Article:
The City of London financial center, which has resembled a ghost town since the coronavirus swept the world last year, is likely to see most workers return to their offices after the pandemic, the City’s political leader said.
Catherine McGuinness, policy chair at the City of London Corporation, told BBC radio she was confident that trade would return for the restaurants, pubs, cafes, and other businesses that rely on the usually teeming crowds of office workers.
But there would probably be changes to the way people work as a result of the coronavirus.
“What people are telling us is that they are expecting their central office base to remain at the core of their business with people coming in 3 or 4 days, working different hours, so we are expecting the bulk of the return,” McGuinness added.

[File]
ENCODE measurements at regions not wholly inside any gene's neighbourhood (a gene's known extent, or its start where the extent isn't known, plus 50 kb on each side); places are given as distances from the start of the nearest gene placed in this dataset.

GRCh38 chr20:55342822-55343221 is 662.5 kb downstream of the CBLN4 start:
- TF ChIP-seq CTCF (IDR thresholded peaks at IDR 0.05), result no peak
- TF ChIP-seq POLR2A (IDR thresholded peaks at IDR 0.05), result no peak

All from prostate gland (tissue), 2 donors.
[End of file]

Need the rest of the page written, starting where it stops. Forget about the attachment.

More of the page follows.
“What it will mean in terms of the overall footfall, we are not yet quite clear.”
London dominates the world’s $6.6 trillion-a-day foreign exchange market, it is the biggest center for international banking and the second largest fintech hub in the world after the United States.
McGuinness said developers were revving up plans for new buildings in the City, home to the giants of world finance.
“We’re already seeing in our planning applications a real surge of interest in getting office space in the City,” she said, adding “I think (we have seen) so far this year 80% of all the applications we saw last year.”
“So, continued interest and continued commitment to that office space, but a different way of using it.”
A survey published earlier this month by accountants KPMG revealed that most major global companies no longer planned to reduce their use of office space after the pandemic, though few expect business to return to normal this year.